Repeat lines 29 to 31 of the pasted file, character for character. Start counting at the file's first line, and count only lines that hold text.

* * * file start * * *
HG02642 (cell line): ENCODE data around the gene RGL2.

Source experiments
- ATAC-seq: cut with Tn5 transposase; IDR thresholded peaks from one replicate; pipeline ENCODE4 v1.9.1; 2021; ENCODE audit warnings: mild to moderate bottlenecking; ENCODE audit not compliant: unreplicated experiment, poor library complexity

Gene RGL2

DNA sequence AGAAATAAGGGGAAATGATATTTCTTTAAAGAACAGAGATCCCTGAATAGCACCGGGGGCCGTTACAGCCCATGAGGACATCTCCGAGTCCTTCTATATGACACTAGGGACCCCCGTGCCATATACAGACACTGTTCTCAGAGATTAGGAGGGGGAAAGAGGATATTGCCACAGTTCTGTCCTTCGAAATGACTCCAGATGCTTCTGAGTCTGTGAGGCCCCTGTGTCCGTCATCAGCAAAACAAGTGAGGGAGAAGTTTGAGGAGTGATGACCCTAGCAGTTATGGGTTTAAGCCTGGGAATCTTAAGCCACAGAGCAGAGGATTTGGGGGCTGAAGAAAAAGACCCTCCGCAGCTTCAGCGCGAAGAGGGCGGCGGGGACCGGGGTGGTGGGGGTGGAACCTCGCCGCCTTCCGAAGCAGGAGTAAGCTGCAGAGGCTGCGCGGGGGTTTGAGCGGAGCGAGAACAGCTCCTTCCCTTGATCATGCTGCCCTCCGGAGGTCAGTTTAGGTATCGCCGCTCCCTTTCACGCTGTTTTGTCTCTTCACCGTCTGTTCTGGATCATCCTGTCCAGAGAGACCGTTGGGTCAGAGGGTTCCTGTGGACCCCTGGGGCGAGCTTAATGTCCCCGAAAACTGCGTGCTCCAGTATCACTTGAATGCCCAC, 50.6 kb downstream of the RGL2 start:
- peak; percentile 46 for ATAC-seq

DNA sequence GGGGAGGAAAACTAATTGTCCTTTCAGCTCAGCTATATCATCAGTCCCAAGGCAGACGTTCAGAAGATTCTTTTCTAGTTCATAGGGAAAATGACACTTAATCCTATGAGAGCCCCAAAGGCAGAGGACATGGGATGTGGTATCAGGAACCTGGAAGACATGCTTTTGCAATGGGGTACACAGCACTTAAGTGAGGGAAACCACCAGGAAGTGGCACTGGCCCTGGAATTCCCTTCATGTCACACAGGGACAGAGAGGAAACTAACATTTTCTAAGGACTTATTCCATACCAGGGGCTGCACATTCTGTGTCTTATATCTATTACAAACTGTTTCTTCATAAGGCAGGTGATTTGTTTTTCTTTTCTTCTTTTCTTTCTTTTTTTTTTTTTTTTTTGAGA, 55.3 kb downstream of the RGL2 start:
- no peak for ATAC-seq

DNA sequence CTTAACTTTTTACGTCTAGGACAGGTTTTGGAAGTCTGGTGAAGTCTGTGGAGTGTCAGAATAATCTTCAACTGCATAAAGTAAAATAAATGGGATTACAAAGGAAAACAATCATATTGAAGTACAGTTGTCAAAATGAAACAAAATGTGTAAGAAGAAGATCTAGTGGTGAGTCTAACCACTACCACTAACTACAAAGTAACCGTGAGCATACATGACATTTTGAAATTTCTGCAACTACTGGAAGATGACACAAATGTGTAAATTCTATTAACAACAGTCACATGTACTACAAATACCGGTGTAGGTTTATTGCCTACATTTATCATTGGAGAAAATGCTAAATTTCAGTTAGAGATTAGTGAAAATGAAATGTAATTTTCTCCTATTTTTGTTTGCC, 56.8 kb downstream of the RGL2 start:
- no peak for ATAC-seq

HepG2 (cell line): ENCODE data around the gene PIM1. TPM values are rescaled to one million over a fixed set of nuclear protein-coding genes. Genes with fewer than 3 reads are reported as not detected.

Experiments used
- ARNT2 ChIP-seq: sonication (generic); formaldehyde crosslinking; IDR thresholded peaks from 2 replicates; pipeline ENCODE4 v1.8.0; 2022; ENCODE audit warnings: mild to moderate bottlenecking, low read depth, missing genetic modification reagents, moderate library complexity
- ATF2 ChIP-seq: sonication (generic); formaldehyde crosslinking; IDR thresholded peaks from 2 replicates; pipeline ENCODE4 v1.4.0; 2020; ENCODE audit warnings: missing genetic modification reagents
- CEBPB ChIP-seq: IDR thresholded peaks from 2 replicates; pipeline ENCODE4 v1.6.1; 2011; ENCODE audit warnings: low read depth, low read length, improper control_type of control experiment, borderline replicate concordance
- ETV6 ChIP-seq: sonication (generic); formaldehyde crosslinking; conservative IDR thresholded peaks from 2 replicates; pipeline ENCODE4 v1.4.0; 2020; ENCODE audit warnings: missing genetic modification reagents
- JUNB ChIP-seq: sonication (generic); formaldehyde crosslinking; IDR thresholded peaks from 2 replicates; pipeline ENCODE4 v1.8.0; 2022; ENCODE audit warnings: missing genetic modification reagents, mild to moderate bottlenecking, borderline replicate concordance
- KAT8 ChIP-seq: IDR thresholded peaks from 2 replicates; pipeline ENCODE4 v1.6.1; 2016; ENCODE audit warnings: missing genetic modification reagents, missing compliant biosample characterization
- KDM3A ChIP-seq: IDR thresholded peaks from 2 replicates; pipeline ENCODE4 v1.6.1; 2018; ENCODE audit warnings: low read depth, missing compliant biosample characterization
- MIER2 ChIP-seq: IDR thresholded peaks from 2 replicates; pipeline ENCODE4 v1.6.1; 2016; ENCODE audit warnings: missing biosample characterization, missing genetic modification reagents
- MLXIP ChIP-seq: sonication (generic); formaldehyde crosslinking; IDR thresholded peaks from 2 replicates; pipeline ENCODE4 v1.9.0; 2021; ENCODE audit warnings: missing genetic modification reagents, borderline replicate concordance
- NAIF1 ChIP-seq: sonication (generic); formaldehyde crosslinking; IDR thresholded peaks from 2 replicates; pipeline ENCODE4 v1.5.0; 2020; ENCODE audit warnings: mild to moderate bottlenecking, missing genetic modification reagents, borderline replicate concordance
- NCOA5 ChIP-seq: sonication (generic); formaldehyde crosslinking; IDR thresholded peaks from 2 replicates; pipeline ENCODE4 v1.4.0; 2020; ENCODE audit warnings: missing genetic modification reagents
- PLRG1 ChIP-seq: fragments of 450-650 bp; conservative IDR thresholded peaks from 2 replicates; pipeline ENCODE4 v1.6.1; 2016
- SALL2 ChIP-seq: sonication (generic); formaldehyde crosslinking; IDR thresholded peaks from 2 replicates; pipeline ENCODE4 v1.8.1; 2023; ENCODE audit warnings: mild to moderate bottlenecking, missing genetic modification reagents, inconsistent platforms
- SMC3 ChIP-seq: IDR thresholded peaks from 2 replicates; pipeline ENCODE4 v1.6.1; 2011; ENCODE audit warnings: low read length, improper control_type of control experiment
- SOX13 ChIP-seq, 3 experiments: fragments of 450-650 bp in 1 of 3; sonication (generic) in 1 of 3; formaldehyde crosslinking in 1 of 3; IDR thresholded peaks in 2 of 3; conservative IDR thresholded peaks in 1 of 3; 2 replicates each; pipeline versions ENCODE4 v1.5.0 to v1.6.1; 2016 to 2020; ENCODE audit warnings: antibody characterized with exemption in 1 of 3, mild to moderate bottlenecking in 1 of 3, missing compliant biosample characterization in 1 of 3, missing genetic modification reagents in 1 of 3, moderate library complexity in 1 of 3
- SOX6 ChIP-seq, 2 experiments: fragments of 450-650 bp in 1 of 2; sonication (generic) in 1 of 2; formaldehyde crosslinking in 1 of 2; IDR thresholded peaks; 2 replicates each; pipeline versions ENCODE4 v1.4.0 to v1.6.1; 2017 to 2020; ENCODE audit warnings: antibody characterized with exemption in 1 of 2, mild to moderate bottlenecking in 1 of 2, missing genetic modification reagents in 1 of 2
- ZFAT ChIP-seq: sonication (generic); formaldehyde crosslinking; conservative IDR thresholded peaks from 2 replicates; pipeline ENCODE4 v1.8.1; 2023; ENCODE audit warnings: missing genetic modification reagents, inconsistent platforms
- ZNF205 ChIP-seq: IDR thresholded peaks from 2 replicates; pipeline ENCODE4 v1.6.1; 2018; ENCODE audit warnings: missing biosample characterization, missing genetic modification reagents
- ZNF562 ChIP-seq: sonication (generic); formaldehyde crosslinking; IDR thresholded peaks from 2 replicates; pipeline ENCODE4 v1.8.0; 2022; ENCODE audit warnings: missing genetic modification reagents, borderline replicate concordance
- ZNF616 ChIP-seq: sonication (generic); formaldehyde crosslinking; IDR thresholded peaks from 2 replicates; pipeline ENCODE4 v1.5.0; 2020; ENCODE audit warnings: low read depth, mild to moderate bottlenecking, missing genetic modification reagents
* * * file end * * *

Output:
- ZFAT ChIP-seq: sonication (generic); formaldehyde crosslinking; conservative IDR thresholded peaks from 2 replicates; pipeline ENCODE4 v1.8.1; 2023; ENCODE audit warnings: missing genetic modification reagents, inconsistent platforms
- ZNF205 ChIP-seq: IDR thresholded peaks from 2 replicates; pipeline ENCODE4 v1.6.1; 2018; ENCODE audit warnings: missing biosample characterization, missing genetic modification reagents
- ZNF562 ChIP-seq: sonication (generic); formaldehyde crosslinking; IDR thresholded peaks from 2 replicates; pipeline ENCODE4 v1.8.0; 2022; ENCODE audit warnings: missing genetic modification reagents, borderline replicate concordance